By Phil Stewart
WASHINGTON (Reuters) – President Barack Obama has approved giving the U.S. military greater ability to accompany and enable Afghan forces battling a resilient Taliban insurgency, in a move to assist them more proactively on the battlefield, a U.S. official told Reuters.
The senior U.S. defense official, who spoke on condition of anonymity, said the decision would also allow greater use of U.S. air power, particularly close air support.
However, the official cautioned: “This is not a blanket order to target the Taliban.”
Obama’s decision again redefines America’s support role in Afghanistan’s grinding conflict, more than a year after international forces wrapped up their combat mission and shifted the burden to Afghan troops.
It also comes ahead of Obama’s eagerly anticipated decision on whether to forge ahead with a scheduled reduction in the numbers of U.S. troops from about 9,800 currently to 5,500 by the start of 2017.
A group of retired generals and senior diplomats urged Obama last week to forgo those plans, warning they could undermine the fight against the Afghan Taliban, whose leader was killed in a U.S. drone strike in Pakistan last month.
Under the new policy, the U.S. commander in Afghanistan, General John Nicholson, will be able to decide when it is appropriate for American troops to accompany conventional Afghan forces into the field – something they have so far only been doing with Afghan special forces, the official said.
The expanded powers are only meant to be employed “in those select instances in which their engagement can enable strategic effects on the battlefield,” the official said.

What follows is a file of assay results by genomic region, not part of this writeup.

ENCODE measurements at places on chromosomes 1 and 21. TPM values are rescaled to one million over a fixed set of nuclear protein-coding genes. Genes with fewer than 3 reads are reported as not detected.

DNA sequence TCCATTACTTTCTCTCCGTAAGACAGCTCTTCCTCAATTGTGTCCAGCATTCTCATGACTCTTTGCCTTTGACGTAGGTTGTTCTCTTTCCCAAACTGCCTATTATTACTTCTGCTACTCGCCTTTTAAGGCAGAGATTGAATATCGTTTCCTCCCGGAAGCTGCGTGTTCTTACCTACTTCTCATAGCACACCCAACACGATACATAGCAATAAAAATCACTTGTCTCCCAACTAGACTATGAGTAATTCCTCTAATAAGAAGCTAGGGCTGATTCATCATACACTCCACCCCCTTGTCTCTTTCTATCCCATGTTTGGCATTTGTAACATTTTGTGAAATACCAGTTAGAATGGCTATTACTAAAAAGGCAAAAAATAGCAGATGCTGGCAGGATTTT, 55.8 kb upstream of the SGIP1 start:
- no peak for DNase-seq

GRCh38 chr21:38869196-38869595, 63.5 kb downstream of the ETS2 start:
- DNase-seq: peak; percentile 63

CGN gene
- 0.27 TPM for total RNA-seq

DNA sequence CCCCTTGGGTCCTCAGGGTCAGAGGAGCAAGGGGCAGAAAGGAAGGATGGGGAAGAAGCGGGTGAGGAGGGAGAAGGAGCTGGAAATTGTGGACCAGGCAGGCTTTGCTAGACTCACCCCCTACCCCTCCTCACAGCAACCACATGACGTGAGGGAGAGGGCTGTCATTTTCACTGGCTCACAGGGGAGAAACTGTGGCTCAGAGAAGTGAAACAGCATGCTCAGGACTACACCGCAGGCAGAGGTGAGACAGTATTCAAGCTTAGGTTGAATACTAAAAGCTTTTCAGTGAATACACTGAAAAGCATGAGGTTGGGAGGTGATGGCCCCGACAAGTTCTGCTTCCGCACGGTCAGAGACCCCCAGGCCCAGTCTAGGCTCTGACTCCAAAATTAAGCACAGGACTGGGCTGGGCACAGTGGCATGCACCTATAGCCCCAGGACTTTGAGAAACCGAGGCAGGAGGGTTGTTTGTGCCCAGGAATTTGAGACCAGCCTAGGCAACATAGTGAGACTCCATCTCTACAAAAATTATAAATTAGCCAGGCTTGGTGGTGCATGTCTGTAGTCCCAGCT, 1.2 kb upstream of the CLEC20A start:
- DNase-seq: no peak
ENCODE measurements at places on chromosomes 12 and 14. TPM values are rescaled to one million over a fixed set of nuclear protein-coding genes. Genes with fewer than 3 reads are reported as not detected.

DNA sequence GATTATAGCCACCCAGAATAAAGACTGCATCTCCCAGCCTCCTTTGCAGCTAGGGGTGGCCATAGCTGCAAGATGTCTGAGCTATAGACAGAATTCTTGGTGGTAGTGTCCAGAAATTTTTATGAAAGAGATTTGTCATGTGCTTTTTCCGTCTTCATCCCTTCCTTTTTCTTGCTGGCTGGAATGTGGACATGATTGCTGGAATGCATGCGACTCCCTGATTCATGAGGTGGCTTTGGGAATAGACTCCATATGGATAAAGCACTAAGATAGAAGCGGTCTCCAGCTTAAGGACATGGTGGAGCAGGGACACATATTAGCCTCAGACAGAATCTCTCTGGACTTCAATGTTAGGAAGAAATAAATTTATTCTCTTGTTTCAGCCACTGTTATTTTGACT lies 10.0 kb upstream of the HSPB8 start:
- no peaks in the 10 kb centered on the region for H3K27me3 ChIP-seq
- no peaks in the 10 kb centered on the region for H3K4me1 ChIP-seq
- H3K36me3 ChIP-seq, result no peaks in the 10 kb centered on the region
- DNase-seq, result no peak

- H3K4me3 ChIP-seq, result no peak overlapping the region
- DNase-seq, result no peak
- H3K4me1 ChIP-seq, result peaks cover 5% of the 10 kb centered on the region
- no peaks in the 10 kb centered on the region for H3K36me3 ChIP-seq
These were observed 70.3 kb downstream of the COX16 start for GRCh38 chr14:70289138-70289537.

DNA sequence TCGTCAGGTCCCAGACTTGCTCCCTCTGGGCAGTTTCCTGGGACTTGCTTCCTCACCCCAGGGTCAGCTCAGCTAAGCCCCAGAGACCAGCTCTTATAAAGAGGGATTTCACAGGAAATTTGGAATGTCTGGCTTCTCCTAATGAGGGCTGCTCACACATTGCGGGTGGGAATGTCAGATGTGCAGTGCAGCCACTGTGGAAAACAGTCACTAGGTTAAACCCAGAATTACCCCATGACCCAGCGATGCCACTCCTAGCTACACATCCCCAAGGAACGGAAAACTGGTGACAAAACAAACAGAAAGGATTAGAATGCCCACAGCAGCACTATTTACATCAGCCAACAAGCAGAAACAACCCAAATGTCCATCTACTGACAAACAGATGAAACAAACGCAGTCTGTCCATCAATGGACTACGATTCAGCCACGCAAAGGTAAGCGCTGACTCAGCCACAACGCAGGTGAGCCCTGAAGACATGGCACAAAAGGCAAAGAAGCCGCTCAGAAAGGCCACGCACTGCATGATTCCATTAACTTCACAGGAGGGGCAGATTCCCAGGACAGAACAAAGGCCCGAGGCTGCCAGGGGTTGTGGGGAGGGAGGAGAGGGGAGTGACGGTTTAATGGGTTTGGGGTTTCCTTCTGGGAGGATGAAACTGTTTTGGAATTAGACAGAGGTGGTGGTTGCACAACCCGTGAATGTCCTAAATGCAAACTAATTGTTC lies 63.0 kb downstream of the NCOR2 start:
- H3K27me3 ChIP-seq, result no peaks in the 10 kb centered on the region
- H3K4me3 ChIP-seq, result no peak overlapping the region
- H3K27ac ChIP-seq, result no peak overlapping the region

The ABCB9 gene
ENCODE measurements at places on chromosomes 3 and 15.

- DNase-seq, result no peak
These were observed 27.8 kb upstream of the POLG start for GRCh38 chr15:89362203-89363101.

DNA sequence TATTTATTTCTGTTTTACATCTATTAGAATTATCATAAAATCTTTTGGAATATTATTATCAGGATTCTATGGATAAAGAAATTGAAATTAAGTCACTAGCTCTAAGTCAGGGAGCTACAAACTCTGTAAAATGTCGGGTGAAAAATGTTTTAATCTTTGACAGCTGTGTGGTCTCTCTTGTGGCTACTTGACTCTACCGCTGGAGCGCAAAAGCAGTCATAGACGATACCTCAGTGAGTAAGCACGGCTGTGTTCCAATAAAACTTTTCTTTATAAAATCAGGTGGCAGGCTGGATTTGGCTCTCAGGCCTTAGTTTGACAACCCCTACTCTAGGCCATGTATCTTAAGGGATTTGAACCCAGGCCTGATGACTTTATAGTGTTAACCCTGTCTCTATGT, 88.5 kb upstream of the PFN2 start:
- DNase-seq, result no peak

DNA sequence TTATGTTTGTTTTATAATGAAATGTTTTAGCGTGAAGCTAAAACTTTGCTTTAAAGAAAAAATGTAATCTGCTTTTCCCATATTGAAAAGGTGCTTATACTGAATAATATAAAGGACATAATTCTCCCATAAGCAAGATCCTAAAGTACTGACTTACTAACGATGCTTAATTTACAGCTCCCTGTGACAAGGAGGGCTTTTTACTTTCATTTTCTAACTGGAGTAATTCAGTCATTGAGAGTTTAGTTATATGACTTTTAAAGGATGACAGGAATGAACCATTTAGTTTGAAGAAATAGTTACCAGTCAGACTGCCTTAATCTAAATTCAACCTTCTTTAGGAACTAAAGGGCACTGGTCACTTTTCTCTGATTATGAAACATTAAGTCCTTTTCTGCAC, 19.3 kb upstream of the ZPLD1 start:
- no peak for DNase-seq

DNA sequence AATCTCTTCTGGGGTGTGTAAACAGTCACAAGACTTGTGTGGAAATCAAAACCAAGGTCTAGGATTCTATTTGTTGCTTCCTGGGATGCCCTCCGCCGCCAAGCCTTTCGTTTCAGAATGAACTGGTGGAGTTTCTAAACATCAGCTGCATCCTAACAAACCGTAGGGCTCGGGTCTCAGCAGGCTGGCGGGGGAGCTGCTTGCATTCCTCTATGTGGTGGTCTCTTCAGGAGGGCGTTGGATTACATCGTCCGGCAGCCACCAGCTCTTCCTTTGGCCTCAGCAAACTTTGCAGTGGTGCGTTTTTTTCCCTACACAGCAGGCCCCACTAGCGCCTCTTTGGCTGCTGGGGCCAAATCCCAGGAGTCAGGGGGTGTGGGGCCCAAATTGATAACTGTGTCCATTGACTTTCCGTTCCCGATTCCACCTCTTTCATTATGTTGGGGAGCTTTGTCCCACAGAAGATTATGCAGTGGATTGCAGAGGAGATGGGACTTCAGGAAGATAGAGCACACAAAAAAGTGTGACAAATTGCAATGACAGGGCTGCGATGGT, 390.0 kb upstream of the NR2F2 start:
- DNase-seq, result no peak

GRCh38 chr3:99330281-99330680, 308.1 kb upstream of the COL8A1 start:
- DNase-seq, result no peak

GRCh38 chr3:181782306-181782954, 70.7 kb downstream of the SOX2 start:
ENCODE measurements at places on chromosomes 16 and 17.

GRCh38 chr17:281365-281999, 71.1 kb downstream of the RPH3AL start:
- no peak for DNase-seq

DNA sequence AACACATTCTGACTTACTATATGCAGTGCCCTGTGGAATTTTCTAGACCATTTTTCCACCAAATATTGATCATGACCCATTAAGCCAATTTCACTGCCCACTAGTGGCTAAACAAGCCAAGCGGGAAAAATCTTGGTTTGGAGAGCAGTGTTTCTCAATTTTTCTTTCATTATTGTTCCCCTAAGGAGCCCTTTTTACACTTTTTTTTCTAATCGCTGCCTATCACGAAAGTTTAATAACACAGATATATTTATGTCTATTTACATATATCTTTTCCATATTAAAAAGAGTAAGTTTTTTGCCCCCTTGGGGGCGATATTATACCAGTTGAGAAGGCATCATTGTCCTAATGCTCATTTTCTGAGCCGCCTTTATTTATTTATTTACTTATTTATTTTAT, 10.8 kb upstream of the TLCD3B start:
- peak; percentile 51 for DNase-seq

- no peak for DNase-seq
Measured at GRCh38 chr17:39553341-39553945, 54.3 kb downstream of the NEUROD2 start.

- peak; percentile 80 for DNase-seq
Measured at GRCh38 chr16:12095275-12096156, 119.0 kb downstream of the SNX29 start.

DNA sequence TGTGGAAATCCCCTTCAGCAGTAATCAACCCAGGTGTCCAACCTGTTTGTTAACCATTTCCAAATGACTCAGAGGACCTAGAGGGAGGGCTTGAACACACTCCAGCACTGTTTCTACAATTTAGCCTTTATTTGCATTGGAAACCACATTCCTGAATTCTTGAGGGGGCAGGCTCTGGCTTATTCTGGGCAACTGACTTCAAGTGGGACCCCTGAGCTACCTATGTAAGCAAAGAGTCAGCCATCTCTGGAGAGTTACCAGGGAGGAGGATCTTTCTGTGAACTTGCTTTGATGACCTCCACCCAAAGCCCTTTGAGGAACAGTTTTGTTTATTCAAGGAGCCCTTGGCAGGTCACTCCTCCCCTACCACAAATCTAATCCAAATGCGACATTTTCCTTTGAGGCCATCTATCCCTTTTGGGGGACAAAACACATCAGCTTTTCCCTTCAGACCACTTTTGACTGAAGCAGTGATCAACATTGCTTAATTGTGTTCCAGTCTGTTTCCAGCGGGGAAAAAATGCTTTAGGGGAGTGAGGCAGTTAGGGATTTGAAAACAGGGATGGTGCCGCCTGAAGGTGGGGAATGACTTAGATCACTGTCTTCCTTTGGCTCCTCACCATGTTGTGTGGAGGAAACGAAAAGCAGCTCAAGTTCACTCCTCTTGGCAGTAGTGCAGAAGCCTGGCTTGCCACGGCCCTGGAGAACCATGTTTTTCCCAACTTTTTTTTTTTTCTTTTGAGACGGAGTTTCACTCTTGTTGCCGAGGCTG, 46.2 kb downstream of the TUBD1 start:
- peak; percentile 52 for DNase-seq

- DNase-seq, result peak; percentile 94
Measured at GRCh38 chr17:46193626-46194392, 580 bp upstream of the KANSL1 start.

That means that U.S. forces should not be expected to accompany Afghan soldiers on day-to-day missions.
“This added flexibility … is fully supported by the Afghan government and will help the Afghans at an important moment for the country,” the official said.
AIDING AFGHAN OFFENSIVE
The decision is a departure from current U.S. rules of engagement in Afghanistan, which impose limits on U.S. forces’ ability to strike at insurgents.
For example, the U.S. military was previously allowed to take action against the Taliban “in extremis” – moments when their assistance was needed to prevent a significant Afghan military setback.
That definition, however, left the U.S. military postured to assist them in more defensive instances. The new policy would allow U.S. forces to accompany Afghans at key moments in their offensive campaign against the Taliban.
“The U.S. forces will more proactively support Afghan conventional forces,” the official said.
The Taliban control or contest more territory in Afghanistan than at any time since they were ousted by a U.S.-backed intervention in late 2001, and U.S. officials have acknowledged the uneven performance of Afghan security forces.
Large portions of Afghanistan, including the provincial capital of northern Kunduz and multiple districts of southern Helmand province, have fallen, at times briefly, to the Taliban over the past year-and-a-half. Many other districts and provinces are also under varying degrees of Taliban control.
The new authorities that Obama has given the U.S. military could give it greater leeway in addressing the shortcomings of Afghan security forces.
Still, experts warn that its hard to predict when Afghanistan will be able to stand on its own against the Taliban, not to mention the country’s enormous economic difficulties and fractious political system.
The U.S government’s top watchdog on Afghanistan told Reuters that the United States had wasted billions of dollars in reconstruction aid to Afghanistan over the past decade, and now a renewed Taliban insurgency was threatening the gains that had been made.
(Reporting by Phil Stewart; Editing by Leslie Adler and Paul Tait)